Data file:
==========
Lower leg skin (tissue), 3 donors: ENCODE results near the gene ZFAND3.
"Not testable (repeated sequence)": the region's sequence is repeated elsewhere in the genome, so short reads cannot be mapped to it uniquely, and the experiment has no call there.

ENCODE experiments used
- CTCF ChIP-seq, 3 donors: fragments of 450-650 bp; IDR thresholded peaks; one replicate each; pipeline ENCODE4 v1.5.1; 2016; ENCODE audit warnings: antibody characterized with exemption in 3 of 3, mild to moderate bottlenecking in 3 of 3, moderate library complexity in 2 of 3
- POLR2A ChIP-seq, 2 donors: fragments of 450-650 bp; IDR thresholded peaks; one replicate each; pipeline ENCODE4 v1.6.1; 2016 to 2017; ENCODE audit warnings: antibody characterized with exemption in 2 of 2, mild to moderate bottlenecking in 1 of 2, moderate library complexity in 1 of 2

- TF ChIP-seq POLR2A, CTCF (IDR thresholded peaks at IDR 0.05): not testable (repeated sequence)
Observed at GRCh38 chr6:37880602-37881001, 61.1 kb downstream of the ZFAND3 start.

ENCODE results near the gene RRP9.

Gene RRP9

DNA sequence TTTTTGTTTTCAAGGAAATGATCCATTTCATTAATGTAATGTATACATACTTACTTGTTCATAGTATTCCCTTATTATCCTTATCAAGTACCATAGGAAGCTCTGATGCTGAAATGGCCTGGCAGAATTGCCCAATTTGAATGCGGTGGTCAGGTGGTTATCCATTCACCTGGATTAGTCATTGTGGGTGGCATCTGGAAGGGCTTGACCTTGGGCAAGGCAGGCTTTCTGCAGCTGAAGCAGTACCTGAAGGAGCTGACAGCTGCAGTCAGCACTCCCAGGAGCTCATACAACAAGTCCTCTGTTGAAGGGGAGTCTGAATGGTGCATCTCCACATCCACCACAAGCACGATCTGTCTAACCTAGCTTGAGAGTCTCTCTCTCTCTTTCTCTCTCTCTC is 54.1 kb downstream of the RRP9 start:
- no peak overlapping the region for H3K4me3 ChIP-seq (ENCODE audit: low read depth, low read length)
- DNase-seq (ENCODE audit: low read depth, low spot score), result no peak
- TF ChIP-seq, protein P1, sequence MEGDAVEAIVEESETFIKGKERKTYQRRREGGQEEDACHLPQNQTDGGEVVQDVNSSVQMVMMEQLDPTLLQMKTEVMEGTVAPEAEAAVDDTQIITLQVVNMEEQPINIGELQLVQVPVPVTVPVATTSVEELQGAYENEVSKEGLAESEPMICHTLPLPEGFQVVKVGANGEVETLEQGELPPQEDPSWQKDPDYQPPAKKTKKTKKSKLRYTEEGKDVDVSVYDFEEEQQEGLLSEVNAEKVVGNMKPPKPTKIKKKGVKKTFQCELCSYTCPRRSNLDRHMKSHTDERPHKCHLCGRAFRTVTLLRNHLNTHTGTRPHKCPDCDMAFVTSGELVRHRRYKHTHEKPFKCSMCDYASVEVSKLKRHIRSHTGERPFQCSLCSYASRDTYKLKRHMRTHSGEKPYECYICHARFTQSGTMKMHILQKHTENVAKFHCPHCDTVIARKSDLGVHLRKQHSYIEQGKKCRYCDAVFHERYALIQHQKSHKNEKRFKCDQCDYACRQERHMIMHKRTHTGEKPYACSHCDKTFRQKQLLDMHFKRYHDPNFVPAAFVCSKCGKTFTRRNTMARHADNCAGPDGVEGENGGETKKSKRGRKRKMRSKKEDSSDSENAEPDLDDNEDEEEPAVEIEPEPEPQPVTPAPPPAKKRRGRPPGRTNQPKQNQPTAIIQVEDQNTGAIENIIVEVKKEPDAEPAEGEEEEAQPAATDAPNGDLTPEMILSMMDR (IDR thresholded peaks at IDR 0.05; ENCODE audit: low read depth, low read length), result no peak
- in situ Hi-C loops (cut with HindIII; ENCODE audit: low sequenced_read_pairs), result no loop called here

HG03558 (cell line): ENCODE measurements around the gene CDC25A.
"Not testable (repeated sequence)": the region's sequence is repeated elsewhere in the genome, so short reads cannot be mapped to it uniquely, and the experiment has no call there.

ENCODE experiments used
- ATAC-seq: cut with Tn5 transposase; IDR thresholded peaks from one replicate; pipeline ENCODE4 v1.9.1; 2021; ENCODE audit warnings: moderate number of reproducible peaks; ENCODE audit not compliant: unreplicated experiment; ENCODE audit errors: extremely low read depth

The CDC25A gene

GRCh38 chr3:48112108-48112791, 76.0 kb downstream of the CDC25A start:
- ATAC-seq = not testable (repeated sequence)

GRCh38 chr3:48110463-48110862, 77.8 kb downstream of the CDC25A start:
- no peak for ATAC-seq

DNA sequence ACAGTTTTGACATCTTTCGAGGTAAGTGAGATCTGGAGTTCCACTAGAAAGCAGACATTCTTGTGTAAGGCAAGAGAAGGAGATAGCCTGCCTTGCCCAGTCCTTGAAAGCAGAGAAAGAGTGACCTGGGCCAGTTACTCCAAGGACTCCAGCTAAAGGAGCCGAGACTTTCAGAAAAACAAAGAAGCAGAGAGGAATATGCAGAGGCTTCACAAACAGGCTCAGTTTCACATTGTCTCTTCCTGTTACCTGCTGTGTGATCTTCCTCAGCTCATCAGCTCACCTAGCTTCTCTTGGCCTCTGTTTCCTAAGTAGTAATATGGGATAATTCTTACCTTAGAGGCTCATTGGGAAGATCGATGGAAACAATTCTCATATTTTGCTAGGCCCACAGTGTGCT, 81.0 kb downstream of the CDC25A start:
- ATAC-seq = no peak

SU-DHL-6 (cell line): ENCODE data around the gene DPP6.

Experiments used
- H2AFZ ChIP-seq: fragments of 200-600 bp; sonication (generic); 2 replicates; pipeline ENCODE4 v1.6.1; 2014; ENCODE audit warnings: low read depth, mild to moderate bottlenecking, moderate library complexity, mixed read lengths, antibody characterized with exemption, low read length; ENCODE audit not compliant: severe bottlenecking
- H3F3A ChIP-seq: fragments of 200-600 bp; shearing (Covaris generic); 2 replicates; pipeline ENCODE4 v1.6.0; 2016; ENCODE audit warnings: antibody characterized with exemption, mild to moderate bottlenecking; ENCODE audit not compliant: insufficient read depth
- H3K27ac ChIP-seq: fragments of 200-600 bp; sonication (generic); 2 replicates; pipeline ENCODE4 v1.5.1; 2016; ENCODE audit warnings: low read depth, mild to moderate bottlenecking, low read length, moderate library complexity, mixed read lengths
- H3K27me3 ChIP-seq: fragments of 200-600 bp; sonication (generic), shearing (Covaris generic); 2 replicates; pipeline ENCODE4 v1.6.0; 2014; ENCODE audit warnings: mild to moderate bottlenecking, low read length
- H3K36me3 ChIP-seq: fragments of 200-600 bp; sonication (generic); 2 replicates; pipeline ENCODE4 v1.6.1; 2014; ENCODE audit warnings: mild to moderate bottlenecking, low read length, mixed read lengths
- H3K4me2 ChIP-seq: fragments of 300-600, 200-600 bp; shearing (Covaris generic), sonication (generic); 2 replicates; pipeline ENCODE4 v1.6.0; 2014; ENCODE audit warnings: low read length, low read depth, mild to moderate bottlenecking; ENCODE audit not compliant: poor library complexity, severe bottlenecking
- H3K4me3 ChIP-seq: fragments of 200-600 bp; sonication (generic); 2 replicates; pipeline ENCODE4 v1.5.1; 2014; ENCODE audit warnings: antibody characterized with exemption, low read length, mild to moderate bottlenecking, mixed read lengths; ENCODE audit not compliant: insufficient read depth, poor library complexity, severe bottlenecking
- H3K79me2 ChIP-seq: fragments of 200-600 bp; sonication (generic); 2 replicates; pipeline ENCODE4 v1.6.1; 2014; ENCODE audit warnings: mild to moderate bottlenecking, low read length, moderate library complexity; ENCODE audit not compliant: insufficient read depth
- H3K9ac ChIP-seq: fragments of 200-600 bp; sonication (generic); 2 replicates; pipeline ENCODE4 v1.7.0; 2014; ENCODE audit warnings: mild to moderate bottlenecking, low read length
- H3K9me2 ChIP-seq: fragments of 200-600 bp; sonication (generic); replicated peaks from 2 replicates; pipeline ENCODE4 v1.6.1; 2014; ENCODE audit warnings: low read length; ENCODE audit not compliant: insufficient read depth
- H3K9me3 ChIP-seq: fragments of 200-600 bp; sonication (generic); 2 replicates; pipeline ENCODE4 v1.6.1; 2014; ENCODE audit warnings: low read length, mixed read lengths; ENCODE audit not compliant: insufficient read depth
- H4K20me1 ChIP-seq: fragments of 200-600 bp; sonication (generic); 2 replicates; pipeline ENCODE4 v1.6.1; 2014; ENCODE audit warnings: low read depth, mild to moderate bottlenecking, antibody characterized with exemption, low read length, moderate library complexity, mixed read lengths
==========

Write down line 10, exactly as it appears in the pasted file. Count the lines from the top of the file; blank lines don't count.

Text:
DNA sequence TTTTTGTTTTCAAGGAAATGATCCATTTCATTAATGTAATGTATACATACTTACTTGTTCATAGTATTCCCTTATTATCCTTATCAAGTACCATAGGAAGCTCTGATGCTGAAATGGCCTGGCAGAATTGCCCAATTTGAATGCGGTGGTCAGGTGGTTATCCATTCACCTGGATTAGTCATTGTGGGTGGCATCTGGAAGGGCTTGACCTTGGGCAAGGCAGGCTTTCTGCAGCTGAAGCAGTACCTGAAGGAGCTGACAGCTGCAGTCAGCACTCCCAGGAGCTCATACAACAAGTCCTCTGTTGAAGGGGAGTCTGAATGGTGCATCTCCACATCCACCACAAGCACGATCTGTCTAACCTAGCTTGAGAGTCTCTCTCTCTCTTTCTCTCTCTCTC is 54.1 kb downstream of the RRP9 start: